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  • Text File Import Ignoring Binary Zeros

    Hi Statalist,

    I am importing a large text file into Stata using the following code:

    import delimited "file.txt", delimiter("|") clear
    The file loads successfully but Stata returns the following message:
    Note: 19,649,776 binary zeros were ignored in the source file. The first instance occurred on line 1. Binary zeros are not valid in text data. Inspect your data carefully.

    Following the advice in a previous post(, I tried to specify the encoding using the following code (my file is encoded as 1252 (ANSI Latin I)):

    import delimited "file.txt", delimiter("|") encoding(ISO-8859-1) clear
    Running this code still returns the above message regarding binary zeros. It does not appear that any data is being lost in the import; however, I would appreciate any insight on this issue, particularly whether this is something I should be concerned about and if there is a fix.


  • #2
    Is it possible to upload your file for inspection, or is it proprietary? If you delete most of your data (say all but the first observation), and modify whatever proprietary data remains, is it possible to upload that?


    • #3
      I'd suggest a slight variation on Nils's suggestion: Use the -hexdump- command per below on a reasonable chunk of your file, say the first 2,000 bytes, and post the results here within CODE delimiters (the "#" on the toolbar.) Perhaps someone else might have an insight that permits solving your problem a priori, but I'd say that seeing the hexdump is the best bet for a solution. It also might help if you could describe whatever you know about the preparation/contents/origin of this purported text file (e.g., was it prepared with some word processor and if so which one, under what operating system).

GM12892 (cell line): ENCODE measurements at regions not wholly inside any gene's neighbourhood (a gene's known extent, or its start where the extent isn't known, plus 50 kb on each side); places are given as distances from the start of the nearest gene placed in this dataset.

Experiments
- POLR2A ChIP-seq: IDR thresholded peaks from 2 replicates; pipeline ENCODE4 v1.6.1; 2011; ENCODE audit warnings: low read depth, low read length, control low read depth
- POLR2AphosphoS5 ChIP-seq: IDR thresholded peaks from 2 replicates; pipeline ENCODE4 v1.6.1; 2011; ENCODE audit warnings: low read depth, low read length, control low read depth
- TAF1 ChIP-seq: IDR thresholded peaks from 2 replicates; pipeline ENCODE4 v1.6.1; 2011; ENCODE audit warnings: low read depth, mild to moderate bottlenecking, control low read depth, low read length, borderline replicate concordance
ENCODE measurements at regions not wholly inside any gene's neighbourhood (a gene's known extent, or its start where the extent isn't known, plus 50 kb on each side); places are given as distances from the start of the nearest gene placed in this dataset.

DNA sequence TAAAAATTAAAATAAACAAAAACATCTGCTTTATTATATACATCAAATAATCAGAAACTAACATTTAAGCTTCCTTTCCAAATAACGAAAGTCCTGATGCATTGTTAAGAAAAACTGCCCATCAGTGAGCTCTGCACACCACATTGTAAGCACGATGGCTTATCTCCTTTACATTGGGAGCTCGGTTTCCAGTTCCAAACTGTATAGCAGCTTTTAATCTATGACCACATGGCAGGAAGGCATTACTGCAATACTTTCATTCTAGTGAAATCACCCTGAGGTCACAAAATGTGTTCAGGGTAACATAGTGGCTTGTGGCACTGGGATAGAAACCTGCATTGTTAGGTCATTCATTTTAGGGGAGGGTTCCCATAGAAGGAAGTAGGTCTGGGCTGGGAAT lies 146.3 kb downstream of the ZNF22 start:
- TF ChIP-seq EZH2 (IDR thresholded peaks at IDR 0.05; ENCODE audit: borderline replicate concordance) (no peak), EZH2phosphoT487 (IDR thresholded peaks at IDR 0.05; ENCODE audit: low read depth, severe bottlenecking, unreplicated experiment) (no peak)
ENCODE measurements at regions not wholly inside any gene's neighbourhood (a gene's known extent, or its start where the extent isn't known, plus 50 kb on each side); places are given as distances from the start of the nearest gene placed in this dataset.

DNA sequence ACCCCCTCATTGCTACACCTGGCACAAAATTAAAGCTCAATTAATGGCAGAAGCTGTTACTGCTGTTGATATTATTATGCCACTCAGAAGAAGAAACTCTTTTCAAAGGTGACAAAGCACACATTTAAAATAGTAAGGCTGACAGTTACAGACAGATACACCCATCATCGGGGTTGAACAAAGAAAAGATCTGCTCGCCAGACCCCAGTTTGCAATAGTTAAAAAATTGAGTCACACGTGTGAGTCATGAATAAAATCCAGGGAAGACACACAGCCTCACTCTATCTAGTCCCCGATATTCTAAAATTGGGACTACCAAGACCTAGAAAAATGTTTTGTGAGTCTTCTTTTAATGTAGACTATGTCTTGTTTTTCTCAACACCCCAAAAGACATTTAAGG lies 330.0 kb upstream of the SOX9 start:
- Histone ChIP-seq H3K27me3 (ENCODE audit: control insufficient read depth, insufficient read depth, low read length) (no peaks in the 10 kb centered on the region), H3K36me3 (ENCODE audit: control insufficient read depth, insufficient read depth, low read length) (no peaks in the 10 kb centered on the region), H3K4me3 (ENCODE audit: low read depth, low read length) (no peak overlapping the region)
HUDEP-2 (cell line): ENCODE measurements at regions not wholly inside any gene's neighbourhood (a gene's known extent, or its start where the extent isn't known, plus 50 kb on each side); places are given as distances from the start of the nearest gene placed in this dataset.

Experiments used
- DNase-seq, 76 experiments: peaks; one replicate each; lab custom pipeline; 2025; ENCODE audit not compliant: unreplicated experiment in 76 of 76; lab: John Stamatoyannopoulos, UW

hexdump "YourFilename", from(1) to(2000)
      The results of
      hexdump "YourFilename", analyze
      would also be useful.


      • #4
        Thank you for your responses, Nils and Mike. Unfortunately, I have a non-disclosure agreement that prohibits me from sharing my data and also do not have any information on the preparation or origin of the file at the moment but have inquired. I was able to run the code you suggested, Mike, which produced the following output:

         hexdump "file.txt", analyze
          Line-end characters                        Line length (tab=1)
            \r\n         (Windows)     12,801,578      minimum                      119
            \r by itself (Mac)                  0      maximum                      248
            \n by itself (Unix)                 0